Global Cotton Output, Demand to Rise, U.S. Group Says


Global cotton output may climb 5.7 percent in the year starting Aug. 1 as farmers increase planting after prices surged to a record, said Jordan Lea, the president of the American Cotton Shippers Association.

Production will rise to 122 million bales, Lea, also the chairman of Greenville, South Caroline-based Eastern Trading Co., said today at an industry conference in Washington. The crop in the year ending July 31 will be 115.46 million bales, the U.S. Department of Agriculture said on Jan. 12. Annual consumption may climb 2.9 percent, Lea said.

Prices have more than doubled in the past year, reaching a record $1.8122 a pound on Feb. 3, after flooding slashed crops in Pakistan and Australia and demand surged in China, the world’s biggest buyer. Acreage in U.S., the leading exporter, may rise 14 percent this year, the National Cotton Council said on Feb. 5.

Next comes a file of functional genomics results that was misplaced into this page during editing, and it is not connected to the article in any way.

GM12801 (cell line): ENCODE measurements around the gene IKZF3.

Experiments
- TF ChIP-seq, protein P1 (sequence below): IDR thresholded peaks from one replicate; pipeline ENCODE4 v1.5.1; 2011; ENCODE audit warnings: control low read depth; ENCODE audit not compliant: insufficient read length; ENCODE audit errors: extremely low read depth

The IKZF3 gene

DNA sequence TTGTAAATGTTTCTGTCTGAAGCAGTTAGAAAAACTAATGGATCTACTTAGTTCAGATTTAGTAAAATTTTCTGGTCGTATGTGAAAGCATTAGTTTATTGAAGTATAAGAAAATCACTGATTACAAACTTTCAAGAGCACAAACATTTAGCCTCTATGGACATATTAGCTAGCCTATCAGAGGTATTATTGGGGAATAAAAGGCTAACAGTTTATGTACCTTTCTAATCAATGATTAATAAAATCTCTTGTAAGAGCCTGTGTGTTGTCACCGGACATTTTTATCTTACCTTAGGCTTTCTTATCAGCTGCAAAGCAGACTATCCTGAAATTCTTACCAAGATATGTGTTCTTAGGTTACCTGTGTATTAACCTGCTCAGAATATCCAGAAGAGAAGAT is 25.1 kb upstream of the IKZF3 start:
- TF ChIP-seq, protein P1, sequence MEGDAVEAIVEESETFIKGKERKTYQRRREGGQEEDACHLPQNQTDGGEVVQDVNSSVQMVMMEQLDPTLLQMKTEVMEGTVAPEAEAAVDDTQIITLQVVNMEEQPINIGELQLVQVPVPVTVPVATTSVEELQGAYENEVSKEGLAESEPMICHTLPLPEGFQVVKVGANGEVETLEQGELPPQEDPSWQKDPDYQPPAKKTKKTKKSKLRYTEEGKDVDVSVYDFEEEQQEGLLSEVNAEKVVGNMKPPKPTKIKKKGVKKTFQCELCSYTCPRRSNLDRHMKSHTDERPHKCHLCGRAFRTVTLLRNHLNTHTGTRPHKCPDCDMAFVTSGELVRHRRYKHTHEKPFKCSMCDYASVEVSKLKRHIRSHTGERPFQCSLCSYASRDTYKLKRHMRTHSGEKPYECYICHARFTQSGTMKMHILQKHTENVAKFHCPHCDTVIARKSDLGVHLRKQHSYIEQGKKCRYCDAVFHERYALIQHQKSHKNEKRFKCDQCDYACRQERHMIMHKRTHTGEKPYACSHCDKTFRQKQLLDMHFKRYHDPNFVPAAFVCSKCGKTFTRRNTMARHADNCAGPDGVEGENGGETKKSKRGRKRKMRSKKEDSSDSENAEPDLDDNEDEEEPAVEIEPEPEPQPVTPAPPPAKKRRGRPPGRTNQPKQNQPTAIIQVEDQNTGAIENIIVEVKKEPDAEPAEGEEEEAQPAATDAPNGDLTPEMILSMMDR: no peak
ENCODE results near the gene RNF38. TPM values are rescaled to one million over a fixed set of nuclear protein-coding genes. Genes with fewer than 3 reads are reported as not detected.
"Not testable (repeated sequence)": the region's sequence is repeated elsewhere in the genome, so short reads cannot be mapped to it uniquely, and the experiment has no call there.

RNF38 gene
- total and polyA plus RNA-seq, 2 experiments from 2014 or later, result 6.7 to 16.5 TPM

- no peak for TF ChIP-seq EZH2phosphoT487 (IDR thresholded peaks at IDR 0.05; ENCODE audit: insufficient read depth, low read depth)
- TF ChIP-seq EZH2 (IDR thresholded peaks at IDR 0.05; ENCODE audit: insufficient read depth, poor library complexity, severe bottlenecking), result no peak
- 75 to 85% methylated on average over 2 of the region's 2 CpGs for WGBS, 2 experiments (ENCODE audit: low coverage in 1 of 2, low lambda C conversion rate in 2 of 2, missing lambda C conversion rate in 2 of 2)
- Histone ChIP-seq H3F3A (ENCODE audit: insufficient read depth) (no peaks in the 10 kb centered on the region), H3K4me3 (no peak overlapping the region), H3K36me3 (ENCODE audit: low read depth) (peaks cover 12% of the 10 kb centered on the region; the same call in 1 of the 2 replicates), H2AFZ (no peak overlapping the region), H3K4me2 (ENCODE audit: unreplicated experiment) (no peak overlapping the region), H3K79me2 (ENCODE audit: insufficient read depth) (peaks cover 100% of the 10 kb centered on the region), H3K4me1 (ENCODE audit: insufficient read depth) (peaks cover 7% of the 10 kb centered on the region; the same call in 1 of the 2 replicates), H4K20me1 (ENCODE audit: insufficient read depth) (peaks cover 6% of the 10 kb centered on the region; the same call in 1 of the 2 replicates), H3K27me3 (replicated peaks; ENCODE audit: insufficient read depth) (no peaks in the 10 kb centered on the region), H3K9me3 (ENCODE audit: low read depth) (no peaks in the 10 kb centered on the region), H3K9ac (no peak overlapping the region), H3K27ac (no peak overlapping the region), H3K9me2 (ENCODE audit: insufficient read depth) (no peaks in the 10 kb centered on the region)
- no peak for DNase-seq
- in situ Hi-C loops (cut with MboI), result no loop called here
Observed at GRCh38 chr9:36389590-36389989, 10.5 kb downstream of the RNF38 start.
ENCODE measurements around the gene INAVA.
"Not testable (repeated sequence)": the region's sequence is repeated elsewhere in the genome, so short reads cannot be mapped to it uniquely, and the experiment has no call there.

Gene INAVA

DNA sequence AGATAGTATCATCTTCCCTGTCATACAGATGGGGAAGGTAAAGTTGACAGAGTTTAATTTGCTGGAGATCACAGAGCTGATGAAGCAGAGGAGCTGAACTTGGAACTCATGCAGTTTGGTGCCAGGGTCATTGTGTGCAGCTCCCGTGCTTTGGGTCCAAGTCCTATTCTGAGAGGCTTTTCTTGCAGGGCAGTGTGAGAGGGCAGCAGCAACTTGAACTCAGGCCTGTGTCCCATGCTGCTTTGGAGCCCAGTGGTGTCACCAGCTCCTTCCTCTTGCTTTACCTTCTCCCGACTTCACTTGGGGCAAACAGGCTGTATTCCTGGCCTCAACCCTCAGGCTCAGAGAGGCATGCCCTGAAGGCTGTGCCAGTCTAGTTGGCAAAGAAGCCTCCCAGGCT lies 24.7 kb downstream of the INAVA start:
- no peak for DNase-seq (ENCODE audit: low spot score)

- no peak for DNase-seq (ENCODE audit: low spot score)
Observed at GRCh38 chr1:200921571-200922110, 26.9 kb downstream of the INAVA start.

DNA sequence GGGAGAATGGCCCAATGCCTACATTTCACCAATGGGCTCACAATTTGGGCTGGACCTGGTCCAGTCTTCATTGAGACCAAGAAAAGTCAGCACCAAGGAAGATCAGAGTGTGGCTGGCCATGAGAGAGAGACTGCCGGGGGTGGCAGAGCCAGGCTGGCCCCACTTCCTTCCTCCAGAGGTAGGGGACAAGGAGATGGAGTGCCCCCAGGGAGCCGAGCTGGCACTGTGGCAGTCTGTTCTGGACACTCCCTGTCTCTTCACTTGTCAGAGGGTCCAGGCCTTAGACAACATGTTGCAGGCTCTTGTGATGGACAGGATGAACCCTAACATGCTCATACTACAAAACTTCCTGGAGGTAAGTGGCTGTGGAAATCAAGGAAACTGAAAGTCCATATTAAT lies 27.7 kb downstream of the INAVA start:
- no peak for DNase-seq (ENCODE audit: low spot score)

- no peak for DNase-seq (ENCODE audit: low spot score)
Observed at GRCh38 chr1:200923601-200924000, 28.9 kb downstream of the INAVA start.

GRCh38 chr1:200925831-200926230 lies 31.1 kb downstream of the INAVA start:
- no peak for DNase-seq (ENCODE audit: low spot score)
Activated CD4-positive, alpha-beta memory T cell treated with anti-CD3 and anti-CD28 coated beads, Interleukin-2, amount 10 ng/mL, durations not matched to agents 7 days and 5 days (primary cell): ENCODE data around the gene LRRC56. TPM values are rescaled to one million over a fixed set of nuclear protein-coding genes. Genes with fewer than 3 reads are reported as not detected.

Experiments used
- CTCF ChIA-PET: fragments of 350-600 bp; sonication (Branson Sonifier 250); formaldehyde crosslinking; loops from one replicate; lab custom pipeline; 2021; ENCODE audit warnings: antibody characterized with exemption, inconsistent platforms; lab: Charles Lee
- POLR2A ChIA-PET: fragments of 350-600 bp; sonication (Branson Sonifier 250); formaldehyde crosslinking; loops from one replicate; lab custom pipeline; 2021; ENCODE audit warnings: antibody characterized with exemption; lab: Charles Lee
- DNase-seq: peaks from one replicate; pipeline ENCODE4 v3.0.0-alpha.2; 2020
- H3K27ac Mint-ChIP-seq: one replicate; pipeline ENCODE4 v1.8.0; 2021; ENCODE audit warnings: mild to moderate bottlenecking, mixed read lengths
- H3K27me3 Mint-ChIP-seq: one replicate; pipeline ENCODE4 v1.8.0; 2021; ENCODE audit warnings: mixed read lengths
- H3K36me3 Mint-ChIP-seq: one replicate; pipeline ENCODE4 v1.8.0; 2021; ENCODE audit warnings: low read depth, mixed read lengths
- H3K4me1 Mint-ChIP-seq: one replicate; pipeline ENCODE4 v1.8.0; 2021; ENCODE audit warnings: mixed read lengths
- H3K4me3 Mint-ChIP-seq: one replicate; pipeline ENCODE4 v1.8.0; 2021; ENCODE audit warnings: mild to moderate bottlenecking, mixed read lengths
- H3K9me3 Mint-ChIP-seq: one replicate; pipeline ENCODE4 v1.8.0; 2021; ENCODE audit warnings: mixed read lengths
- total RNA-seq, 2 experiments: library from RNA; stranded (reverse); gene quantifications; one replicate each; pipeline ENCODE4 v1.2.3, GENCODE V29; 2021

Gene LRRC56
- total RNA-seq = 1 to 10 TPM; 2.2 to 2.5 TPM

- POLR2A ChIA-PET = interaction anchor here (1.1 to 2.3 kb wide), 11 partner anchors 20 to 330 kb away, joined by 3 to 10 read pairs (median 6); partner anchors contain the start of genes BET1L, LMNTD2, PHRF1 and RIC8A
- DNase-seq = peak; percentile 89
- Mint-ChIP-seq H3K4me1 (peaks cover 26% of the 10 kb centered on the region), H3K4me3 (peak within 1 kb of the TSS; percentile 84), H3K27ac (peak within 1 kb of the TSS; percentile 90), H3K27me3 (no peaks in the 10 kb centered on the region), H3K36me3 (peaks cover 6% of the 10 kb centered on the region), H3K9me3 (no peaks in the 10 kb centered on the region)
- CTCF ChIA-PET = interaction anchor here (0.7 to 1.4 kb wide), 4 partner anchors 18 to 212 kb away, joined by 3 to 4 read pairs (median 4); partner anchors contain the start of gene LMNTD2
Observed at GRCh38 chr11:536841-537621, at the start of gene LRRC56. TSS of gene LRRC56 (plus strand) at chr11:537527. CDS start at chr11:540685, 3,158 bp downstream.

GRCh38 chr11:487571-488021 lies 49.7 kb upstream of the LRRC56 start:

“The surge in prices was mainly because of adverse weather conditions, demand from China, government interventions and global political tensions,” Lea said. “The hedge funds and index funds have led to temporary speculation in prices.”

Consumption in the year ending July 31 will be 116.58 million bales, the USDA has forecast. A bale of cotton weighs 480 pounds (218 kilograms).

The American Cotton Shippers Association is based in Memphis, Tennessee.

Cotton  for March delivery gained 0.78 cent, or 0.4 percent, to settle at $1.7529 at 2:51 p.m. on ICE Futures U.S. in New York.